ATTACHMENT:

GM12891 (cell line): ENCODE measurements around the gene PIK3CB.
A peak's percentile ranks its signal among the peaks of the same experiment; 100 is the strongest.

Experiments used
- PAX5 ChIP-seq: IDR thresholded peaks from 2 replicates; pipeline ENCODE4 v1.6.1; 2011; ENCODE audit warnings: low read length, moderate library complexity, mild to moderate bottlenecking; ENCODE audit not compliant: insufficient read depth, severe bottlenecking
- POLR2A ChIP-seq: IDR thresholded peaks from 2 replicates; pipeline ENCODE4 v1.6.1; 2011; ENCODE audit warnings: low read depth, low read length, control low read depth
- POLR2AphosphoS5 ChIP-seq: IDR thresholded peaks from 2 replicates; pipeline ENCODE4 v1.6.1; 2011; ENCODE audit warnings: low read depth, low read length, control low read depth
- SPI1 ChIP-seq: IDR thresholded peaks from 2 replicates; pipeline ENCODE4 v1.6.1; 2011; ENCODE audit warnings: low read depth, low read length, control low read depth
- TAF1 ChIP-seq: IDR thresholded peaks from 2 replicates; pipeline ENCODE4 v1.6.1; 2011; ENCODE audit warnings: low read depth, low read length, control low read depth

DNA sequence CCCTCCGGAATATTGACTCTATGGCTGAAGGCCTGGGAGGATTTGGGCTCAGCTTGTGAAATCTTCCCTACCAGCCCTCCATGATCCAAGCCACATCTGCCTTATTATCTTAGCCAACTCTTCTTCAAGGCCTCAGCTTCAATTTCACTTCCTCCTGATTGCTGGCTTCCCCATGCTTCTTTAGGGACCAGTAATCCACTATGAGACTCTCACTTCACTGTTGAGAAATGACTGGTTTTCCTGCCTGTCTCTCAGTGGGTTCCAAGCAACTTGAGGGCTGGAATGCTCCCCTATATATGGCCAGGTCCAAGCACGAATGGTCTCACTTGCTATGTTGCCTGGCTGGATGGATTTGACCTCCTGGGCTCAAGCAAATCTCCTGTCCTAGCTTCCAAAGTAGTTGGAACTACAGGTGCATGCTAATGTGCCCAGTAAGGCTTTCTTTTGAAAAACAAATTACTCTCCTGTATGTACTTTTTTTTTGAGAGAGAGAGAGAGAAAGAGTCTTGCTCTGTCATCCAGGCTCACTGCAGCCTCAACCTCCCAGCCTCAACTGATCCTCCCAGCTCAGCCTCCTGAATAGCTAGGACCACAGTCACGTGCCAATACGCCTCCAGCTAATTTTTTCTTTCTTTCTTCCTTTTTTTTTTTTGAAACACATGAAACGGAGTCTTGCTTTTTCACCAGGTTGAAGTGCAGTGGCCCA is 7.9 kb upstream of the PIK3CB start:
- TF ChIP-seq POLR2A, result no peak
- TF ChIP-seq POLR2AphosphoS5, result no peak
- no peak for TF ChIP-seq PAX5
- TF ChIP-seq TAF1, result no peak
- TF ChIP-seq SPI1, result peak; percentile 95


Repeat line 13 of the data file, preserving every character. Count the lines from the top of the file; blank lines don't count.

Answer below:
- TF ChIP-seq TAF1, result no peak